More than 900 food packs have been given to families forced to abandon their homes after weeks of torrential rain caused widespread flooding.

Zain Bhikha meets people affected by the floods

Zain Bhikha meets people affected by the floods

Singer and songwriter Zain Bhikha was among those who took time out from performing to help distribute aid to people affected by the floods in Malawi.

Zain Bhikha was in the country to perform at two fundraising shows for Classic Events, a local organisation that hosts the Malawi Muslim Awards. Islamic Relief and Classic Events took him to Likotima village, Chingumula, in Blantyre to help distribute 180 food packs to affected families.

He was briefed on the current situation and our response to the floods. Many families need tents, food and non-food items like blankets, kitchen sets and mosquito nets. Bhikha was also taken to some homes that were destroyed by the deluge.

Seeking refuge in a church

Islamic Relief has also distributed food to 150 families from three villages in Nchalo, Chikwawa. In the villages, more than 625 families have taken refuge in camps. In one area, more than 300 women and children are sleeping on the floor of a small church, while men are sleeping in small tents. They all share one toilet and one bathroom.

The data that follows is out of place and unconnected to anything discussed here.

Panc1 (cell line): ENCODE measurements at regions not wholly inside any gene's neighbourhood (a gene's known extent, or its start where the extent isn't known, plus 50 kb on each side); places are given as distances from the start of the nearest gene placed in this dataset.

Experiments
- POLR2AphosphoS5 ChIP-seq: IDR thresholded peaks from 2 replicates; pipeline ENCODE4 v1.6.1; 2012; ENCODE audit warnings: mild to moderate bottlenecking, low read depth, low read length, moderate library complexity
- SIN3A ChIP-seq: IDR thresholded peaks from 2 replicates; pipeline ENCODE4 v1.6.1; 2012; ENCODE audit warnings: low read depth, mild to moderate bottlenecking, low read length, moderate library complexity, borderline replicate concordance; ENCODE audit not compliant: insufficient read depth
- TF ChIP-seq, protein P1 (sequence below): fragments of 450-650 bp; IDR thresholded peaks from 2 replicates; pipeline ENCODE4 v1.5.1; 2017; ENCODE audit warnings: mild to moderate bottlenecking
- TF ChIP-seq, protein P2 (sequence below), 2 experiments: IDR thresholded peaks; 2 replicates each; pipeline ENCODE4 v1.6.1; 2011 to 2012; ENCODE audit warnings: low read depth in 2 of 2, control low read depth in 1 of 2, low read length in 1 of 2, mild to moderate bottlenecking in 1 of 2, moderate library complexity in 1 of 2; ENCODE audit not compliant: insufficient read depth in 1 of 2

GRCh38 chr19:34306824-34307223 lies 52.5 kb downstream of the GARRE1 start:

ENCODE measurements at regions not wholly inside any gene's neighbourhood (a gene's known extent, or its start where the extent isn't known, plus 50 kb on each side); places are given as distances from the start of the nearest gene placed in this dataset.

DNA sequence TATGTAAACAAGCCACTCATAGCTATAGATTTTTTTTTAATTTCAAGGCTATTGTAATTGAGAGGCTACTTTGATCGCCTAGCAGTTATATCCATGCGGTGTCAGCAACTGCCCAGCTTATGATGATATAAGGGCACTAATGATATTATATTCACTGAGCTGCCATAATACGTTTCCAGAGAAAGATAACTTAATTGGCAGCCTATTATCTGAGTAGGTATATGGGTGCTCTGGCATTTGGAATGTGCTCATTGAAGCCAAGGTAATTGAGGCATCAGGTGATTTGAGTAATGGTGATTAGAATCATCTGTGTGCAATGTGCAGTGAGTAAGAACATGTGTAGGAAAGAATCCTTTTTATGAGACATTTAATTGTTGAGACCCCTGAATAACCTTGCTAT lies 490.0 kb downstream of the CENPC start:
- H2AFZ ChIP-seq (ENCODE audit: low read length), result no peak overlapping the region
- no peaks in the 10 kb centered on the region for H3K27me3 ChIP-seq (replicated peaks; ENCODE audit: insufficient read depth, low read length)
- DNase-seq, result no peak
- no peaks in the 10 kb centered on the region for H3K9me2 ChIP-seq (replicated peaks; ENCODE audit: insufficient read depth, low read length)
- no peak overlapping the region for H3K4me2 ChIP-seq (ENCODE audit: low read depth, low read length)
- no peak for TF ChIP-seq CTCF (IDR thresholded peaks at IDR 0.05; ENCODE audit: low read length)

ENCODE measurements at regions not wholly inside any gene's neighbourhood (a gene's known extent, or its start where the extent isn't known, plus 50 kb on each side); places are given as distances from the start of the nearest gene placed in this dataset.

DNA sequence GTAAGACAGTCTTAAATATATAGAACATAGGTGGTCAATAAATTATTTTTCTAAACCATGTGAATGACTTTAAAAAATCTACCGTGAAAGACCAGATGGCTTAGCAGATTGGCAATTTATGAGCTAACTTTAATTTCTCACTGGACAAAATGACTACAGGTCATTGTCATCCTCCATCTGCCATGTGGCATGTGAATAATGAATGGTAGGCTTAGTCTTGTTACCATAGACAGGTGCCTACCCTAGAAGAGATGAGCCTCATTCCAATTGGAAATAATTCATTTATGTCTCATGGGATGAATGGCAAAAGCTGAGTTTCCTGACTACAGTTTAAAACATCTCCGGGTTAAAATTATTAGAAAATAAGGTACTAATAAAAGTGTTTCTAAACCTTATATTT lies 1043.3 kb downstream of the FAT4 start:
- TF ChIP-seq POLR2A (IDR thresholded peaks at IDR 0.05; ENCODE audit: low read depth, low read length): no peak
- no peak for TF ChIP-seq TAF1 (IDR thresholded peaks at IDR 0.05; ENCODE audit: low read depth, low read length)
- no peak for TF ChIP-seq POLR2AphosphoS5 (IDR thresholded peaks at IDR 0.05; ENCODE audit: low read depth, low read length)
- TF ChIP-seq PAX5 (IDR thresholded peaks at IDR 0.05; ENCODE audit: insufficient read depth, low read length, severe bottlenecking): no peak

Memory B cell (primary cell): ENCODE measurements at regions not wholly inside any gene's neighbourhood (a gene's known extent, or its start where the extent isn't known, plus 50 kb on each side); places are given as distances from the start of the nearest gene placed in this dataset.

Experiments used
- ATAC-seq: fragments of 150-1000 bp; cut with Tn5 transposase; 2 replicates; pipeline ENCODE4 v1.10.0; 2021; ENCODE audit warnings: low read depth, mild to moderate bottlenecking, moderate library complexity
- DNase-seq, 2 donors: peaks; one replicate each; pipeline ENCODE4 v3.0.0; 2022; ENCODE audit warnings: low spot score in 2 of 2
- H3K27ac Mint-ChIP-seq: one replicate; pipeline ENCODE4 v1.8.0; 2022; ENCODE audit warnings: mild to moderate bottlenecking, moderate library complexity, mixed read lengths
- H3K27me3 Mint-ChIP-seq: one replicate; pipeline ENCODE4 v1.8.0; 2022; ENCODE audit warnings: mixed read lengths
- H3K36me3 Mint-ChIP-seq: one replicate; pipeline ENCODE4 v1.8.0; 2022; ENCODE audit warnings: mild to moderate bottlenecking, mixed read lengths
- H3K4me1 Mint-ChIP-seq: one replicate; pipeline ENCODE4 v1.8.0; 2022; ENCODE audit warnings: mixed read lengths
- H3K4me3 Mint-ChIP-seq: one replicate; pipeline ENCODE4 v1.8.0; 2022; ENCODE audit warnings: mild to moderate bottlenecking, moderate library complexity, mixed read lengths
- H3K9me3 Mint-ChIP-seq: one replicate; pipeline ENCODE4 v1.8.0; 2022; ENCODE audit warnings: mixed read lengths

People queue patiently for their food packs.

People queue patiently for their food packs.

Governor of the area Hassan Fatch said everything was in short supply in the camps, while a lot of the children had malaria and the clinic was too far away for them to reach.

“The food Islamic Relief has brought to us is a Godsend,” he said.

A further 450 food packs have been ordered and will be distributed in three wards in Blantyre and one of the big displacement sites in Nsanje district, Bangula – where more than 5,000 people are seeking shelter in a school.

Each food pack contains 50kg of maize flour, 5kg of beans and 1kg of salt.

There is also growing concern that disease could spread because of the poor sanitation at the relocation sites, and mosquito outbreaks due to stagnant waters. Malnutrition has also been reported in a number of camps.

The floods began in January after weeks of torrential rain in Malawi. A state of emergency was declared at the beginning of the month when the Shire River burst its banks and flood water swept across whole villages. Support our emergency response.